Expect this story to run and run. John Sugrue has stepped down as Laois football manager and the search to replace him will get underway in the coming weeks.
Expect many names to be linked to the role.
Here we profile 15 candidates that could be in the mix and we we have split them up into ‘Inside’ and ‘Outside’ contenders.
The inside men are those who are either from Laois or who have managed in Laois.
While the outsiders have no connection to the O’Moore County whatsoever but could potentially be considered.
The Kerry native and former Emo footballer played for Laois from 2005 to 2015 and was widely regarded as one of the team’s leaders.
He has a lot of coaching time built up at schools level and has also been involved with UCD as well as spells with the Laois Ladies and Ballyroan-Abbey over the years.
Sheehan spent time coaching in the Cork senior setup in 2016 and 2017 under Peadar Healy.
He also lost out to Sugrue for this job in 2017 but then became part of the Offaly backroom team under Stephen Wallace in 2018. He now plays for St Jude’s in Dublin and is also coaching Palatine in Carlow.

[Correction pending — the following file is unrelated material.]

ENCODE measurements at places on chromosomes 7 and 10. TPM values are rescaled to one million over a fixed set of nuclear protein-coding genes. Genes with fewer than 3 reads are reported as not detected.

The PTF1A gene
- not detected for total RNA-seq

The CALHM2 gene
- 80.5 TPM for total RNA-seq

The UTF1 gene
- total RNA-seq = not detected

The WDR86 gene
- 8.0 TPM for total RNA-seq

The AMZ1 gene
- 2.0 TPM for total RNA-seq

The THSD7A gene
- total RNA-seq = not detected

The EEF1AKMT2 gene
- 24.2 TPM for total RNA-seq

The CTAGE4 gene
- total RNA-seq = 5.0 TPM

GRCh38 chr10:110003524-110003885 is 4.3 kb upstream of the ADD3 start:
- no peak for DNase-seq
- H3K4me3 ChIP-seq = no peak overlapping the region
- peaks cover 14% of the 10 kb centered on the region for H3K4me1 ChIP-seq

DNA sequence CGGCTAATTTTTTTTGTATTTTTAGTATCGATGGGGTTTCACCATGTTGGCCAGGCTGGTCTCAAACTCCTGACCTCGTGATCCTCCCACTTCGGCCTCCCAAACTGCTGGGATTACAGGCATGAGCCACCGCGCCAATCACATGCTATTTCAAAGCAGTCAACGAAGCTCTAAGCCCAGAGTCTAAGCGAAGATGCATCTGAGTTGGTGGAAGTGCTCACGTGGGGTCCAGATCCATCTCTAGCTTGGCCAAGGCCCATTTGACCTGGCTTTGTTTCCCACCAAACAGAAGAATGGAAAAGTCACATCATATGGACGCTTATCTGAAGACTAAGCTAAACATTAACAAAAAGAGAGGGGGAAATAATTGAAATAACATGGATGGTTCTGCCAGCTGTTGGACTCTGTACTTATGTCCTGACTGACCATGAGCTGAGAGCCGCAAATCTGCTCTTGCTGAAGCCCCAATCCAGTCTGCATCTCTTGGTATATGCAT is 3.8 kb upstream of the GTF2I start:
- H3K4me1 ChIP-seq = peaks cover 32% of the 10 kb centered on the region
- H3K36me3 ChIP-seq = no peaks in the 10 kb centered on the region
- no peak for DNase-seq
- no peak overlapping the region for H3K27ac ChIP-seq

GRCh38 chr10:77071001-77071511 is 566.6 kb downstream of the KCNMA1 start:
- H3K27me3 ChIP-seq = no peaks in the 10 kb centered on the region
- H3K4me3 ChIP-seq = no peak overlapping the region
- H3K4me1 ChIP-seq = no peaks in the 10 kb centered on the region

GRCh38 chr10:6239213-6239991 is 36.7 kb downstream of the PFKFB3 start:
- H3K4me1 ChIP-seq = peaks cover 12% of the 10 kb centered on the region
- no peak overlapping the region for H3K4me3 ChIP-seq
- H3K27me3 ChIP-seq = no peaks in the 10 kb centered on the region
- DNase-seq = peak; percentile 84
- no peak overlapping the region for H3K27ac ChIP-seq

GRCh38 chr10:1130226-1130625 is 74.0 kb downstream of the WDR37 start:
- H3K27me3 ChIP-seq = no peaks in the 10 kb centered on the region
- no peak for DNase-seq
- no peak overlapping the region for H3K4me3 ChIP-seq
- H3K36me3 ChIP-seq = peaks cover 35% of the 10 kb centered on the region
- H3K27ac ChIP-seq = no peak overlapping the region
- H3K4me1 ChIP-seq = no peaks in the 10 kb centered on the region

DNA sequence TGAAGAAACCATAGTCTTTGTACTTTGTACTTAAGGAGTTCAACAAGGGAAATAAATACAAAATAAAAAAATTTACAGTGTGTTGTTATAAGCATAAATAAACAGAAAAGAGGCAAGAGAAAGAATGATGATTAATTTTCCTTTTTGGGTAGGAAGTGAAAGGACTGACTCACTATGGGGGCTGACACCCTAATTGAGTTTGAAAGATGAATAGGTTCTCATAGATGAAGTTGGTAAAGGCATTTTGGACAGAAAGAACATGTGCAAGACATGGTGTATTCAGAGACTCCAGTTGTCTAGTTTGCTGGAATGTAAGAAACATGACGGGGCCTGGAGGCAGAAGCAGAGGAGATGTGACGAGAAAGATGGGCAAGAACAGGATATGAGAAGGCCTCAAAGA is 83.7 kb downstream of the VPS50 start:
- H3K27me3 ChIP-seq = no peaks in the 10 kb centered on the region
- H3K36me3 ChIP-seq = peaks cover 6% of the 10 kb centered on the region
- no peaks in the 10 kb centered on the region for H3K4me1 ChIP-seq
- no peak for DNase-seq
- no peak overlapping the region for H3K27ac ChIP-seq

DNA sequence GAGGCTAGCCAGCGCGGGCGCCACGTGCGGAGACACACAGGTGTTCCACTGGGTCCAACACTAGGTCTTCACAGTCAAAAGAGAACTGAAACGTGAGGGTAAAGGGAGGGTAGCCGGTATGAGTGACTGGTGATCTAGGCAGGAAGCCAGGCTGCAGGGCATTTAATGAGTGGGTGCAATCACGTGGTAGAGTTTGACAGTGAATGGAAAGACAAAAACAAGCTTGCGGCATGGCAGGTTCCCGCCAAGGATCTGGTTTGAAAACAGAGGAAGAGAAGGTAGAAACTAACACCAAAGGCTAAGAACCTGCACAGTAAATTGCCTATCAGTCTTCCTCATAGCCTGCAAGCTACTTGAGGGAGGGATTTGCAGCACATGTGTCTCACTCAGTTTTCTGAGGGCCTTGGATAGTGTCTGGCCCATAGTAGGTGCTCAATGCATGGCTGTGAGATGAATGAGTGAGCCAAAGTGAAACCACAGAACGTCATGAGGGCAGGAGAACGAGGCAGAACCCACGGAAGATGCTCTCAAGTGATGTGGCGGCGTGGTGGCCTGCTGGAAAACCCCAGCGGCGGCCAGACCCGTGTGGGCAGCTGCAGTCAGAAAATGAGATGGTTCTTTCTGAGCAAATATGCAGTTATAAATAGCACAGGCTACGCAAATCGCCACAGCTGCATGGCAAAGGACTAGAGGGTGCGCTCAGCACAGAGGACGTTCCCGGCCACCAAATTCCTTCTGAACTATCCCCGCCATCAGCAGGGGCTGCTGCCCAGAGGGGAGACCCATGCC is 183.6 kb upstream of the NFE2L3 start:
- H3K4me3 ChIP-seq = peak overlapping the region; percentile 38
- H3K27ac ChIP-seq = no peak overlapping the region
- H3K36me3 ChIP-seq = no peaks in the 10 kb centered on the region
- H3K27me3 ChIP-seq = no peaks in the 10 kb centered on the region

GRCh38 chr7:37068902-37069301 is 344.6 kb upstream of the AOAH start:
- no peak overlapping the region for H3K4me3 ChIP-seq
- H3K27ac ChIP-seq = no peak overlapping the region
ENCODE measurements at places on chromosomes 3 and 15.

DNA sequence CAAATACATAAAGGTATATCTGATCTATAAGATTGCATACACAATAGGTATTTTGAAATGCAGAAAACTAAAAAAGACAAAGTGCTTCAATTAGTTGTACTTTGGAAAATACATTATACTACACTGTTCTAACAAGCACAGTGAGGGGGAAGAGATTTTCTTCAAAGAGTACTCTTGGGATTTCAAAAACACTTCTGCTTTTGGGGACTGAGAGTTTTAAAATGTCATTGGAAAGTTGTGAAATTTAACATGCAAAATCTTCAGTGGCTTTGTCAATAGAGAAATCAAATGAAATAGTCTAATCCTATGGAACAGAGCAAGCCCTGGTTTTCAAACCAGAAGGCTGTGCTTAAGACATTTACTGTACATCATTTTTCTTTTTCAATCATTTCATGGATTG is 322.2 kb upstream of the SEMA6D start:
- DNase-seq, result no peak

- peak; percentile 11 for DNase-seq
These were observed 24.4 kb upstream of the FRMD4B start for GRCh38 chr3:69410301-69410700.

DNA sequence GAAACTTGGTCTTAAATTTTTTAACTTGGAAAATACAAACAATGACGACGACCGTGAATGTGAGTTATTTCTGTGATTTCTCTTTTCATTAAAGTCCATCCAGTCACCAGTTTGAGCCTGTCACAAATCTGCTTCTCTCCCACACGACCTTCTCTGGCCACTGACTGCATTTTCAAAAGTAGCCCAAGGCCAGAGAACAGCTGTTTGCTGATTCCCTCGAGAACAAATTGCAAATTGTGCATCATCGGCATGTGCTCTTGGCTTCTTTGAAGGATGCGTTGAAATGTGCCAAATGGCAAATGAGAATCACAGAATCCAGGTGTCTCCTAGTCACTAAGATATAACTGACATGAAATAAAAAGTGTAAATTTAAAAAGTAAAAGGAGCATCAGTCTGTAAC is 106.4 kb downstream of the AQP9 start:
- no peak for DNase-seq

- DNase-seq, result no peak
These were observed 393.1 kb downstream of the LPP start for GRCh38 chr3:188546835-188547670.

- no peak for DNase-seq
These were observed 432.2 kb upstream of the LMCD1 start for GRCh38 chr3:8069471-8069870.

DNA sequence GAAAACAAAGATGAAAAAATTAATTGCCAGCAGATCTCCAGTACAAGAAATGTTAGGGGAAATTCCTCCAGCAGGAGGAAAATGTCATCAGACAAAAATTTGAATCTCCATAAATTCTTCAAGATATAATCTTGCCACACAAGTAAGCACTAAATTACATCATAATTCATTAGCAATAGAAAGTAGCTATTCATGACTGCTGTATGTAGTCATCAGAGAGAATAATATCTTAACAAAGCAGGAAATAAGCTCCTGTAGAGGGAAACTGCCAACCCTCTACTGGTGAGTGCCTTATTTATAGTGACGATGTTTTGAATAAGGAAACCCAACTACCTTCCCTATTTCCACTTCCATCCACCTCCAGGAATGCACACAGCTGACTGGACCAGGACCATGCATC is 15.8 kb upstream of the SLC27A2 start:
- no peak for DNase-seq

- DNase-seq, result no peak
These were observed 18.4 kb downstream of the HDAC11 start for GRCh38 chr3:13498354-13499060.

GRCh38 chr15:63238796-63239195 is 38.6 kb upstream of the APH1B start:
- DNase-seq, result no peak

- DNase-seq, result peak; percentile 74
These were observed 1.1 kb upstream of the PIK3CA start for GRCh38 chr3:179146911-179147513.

One of Laois’s most ‘capped’ players, Padraig Clancy retired after the 2013 season having been involved non-stop since making his debut in 2001.
The Timahoe man has since moved into management, spending two years with Ballyroan-Abbey where they gained successive league promotions. He then spent two years over Graiguecullen and reached back-to-back championship semi finals but lost out to Portlaoise and O’Dempsey’s.
Stepped away from there in 2018 and returned as a selector in 2019 with his native Timahoe. Clancy went for the job in 2017 but also lost out to Sugrue.
The former Arles-Killeen footballer has seen his managerial stock rise in recent years – and just a few weeks ago he guided the Laois U-20 footballers to their first Leinster final at the grade since 2007 where they ultimately lost to Dublin.
O’Loughlin has managed DIT in the Sigerson Cup for the last two years and has had a long association with the college before that.
He managed of the college’s Freshers team and he guided them to back-to-back All Ireland titles in 2008 and 2009 with players like Mayo’s Aidan O’Shea, Dublin’s Paul Flynn and Offaly’s Graham Guilfoyle among the well-known names. He later joined the Sigerson Cup management alongside former Galway player Paul Clancy and was a selector and coach when they won an historic first title in 2013.
Current club managers who could be considered are in short supply but one man who has carved out a decent career for himself so far is Eddie Kinsella.
The former All-Ireland final referee took the reigns of his native club three years ago and got them up to senior for the first time since the early 1990s this year. For any new manager coming in, he wouldn’t be a bad man to have as a selector either.
Having retired from club football in 2013, Gary Kavanagh has gone in to management and initially had a spell with Ballylinan in 2016.